The wife of a former U.S. naval engineer pleaded guilty on Friday to helping her husband try to sell secrets about U.S. nuclear submarines to an unknown foreign country.
The guilty plea by Diana Toebbe, 46, was part of a deal with prosecutors that calls for her to get a much shorter prison sentence than her husband.
Her husband, Jonathan Toebbe, 42, admitted on Monday to conspiring with his wife to disclose restricted data, a violation of the Atomic Energy Act that carries a maximum sentence of life in prison.
His plea agreement calls for him to face a likely sentence of between 12 years to 17 years in prison. Dianne Toebbe pleaded guilty to the same offense, but her plea deal calls for a sentence in the range of three years.
Both defendants will be sentenced at later court hearings that have not yet been scheduled.
Prosecutors alleged in an October indictment that the Toebbes tried to sell government secrets about nuclear submarine propulsion to an unidentified foreign country.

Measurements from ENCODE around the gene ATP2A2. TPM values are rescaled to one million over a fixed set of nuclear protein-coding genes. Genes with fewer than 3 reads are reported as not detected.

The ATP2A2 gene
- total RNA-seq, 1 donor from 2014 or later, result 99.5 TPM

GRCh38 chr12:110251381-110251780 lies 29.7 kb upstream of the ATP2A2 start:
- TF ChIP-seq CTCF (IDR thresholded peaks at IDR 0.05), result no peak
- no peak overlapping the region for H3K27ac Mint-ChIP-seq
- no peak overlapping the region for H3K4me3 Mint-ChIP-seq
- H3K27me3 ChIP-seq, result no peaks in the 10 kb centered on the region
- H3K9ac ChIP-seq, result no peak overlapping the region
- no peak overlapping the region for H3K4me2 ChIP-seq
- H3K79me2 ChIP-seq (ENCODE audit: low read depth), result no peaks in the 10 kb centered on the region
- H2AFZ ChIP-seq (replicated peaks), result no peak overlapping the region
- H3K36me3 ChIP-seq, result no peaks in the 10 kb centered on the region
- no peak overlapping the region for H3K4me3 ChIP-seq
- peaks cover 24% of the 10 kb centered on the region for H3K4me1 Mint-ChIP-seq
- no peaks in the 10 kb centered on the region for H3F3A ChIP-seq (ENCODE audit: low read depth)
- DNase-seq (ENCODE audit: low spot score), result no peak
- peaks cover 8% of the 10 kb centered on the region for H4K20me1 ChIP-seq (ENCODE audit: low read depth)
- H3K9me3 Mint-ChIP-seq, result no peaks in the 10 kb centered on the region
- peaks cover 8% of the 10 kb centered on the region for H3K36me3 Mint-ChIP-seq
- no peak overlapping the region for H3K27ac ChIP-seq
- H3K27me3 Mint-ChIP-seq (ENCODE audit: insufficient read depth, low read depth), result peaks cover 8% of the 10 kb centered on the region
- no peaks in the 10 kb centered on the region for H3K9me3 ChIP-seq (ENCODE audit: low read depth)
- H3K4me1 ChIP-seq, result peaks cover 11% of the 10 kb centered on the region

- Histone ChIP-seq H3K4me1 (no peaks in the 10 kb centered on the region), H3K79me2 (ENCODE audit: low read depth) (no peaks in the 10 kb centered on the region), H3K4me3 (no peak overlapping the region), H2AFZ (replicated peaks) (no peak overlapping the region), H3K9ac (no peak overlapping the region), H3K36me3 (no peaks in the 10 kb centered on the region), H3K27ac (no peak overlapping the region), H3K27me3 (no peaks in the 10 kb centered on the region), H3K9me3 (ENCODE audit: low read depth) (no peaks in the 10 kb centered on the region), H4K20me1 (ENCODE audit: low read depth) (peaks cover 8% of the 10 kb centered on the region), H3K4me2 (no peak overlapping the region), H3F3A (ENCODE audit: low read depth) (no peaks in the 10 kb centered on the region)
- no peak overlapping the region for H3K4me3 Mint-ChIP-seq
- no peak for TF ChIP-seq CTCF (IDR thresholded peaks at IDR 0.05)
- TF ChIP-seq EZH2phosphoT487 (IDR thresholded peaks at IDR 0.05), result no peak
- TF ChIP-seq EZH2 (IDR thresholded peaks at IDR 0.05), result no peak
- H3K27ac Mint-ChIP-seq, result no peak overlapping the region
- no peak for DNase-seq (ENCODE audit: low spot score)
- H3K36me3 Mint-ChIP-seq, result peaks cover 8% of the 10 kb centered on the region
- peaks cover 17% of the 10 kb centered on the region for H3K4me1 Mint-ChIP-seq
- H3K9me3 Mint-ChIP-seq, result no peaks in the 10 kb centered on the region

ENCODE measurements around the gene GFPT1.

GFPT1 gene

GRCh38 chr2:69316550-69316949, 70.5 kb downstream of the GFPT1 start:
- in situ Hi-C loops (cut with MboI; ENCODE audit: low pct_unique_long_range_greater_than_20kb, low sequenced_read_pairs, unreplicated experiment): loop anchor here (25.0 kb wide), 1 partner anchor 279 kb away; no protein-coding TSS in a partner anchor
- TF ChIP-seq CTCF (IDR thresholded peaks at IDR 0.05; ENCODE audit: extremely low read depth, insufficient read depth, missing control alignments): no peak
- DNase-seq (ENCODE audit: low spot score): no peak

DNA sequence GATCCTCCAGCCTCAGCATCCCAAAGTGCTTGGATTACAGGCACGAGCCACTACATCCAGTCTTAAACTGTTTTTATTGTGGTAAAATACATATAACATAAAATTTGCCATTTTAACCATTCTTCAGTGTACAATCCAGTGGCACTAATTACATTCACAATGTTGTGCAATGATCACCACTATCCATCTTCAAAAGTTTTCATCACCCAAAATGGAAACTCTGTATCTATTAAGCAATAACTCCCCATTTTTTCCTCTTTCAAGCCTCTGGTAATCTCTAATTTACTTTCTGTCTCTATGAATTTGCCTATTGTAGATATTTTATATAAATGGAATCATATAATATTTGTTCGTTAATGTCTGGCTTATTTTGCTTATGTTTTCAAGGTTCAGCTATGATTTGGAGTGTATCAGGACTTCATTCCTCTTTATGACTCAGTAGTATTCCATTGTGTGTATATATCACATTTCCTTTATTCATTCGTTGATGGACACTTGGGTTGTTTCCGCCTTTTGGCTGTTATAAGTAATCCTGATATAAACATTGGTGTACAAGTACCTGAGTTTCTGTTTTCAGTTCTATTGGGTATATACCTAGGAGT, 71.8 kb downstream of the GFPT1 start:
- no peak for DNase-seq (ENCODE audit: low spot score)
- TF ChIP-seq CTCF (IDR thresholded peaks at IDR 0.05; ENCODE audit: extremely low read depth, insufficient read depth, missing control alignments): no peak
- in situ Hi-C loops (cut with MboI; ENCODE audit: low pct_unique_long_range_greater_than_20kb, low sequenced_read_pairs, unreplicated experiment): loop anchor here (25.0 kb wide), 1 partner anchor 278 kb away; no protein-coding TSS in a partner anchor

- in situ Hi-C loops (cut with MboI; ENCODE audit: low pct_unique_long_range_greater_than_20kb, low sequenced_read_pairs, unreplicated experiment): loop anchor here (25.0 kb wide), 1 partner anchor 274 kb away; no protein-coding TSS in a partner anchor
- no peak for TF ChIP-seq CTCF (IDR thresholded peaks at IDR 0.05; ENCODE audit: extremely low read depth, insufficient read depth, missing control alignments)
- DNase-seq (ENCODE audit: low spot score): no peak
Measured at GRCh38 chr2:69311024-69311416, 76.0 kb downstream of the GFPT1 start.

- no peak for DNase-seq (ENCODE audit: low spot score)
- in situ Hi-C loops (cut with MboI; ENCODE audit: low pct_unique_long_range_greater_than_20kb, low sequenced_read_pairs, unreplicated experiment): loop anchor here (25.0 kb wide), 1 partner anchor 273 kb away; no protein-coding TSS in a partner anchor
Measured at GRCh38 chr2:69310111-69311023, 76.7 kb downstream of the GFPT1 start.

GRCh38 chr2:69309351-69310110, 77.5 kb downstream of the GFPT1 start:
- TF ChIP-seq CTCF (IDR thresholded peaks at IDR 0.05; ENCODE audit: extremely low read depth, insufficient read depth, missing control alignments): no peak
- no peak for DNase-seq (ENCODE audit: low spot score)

Jonathan Toebbe, who had a top-secret security clearance, communicated with an undercover FBI agent posing as a foreign official over the course of several months, the Justice Department said.
At one point, Toebbe hid a digital memory card containing documents about submarine nuclear reactors in half a peanut butter sandwich at a “dead drop” location in West Virginia while his wife acted as a lookout, according to the department.
The memory card contained “militarily sensitive design elements, operating parameters and performance characteristics of Virginia-class submarine reactors,” it said.
An FBI agent testified during a court hearing in October that Toebbe asked for $5 million in cryptocurrency in exchange for the secret submarine information. A payment the FBI made to Toebbe worth about $100,000 has not been located, the agent said.
Copyright 2022 Thomson/Reuters